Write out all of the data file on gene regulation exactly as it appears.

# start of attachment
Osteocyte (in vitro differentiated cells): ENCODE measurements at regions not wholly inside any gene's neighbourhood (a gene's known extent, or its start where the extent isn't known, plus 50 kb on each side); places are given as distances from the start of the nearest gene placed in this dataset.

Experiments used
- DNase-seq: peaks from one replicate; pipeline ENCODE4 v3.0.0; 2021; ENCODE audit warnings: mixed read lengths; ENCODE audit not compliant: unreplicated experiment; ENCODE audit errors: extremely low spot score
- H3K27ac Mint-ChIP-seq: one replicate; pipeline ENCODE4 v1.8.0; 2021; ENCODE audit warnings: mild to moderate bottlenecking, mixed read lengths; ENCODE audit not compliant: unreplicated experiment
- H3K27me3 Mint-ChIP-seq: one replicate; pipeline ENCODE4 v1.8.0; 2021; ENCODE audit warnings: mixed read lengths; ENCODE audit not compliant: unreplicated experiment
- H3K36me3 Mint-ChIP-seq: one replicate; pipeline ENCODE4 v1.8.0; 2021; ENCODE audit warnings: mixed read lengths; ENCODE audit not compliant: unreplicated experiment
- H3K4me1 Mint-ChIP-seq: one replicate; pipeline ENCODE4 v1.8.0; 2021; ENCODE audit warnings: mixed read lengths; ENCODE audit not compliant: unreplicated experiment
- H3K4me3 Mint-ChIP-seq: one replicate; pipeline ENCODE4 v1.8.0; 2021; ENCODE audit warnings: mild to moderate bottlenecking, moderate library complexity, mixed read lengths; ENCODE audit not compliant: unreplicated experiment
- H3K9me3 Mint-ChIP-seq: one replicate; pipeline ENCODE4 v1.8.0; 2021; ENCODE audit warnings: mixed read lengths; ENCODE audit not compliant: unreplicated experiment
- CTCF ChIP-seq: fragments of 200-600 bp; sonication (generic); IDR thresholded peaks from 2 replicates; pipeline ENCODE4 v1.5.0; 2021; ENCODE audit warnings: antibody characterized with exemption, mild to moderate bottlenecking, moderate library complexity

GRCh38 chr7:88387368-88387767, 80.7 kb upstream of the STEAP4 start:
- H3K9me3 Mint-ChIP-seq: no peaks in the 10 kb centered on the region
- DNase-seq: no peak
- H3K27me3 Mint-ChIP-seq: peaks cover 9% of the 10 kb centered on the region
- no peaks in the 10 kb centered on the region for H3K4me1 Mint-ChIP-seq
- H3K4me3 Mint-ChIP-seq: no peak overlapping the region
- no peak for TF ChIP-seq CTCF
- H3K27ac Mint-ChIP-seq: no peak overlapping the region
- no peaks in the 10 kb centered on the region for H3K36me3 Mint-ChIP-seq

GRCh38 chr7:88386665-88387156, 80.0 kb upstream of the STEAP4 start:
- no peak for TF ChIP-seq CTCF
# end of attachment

Osteocyte (in vitro differentiated cells): ENCODE measurements at regions not wholly inside any gene's neighbourhood (a gene's known extent, or its start where the extent isn't known, plus 50 kb on each side); places are given as distances from the start of the nearest gene placed in this dataset.

Experiments used
- DNase-seq: peaks from one replicate; pipeline ENCODE4 v3.0.0; 2021; ENCODE audit warnings: mixed read lengths; ENCODE audit not compliant: unreplicated experiment; ENCODE audit errors: extremely low spot score
- H3K27ac Mint-ChIP-seq: one replicate; pipeline ENCODE4 v1.8.0; 2021; ENCODE audit warnings: mild to moderate bottlenecking, mixed read lengths; ENCODE audit not compliant: unreplicated experiment
- H3K27me3 Mint-ChIP-seq: one replicate; pipeline ENCODE4 v1.8.0; 2021; ENCODE audit warnings: mixed read lengths; ENCODE audit not compliant: unreplicated experiment
- H3K36me3 Mint-ChIP-seq: one replicate; pipeline ENCODE4 v1.8.0; 2021; ENCODE audit warnings: mixed read lengths; ENCODE audit not compliant: unreplicated experiment
- H3K4me1 Mint-ChIP-seq: one replicate; pipeline ENCODE4 v1.8.0; 2021; ENCODE audit warnings: mixed read lengths; ENCODE audit not compliant: unreplicated experiment
- H3K4me3 Mint-ChIP-seq: one replicate; pipeline ENCODE4 v1.8.0; 2021; ENCODE audit warnings: mild to moderate bottlenecking, moderate library complexity, mixed read lengths; ENCODE audit not compliant: unreplicated experiment
- H3K9me3 Mint-ChIP-seq: one replicate; pipeline ENCODE4 v1.8.0; 2021; ENCODE audit warnings: mixed read lengths; ENCODE audit not compliant: unreplicated experiment
- CTCF ChIP-seq: fragments of 200-600 bp; sonication (generic); IDR thresholded peaks from 2 replicates; pipeline ENCODE4 v1.5.0; 2021; ENCODE audit warnings: antibody characterized with exemption, mild to moderate bottlenecking, moderate library complexity

GRCh38 chr7:88387368-88387767, 80.7 kb upstream of the STEAP4 start:
- H3K9me3 Mint-ChIP-seq: no peaks in the 10 kb centered on the region
- DNase-seq: no peak
- H3K27me3 Mint-ChIP-seq: peaks cover 9% of the 10 kb centered on the region
- no peaks in the 10 kb centered on the region for H3K4me1 Mint-ChIP-seq
- H3K4me3 Mint-ChIP-seq: no peak overlapping the region
- no peak for TF ChIP-seq CTCF
- H3K27ac Mint-ChIP-seq: no peak overlapping the region
- no peaks in the 10 kb centered on the region for H3K36me3 Mint-ChIP-seq

GRCh38 chr7:88386665-88387156, 80.0 kb upstream of the STEAP4 start:
- no peak for TF ChIP-seq CTCF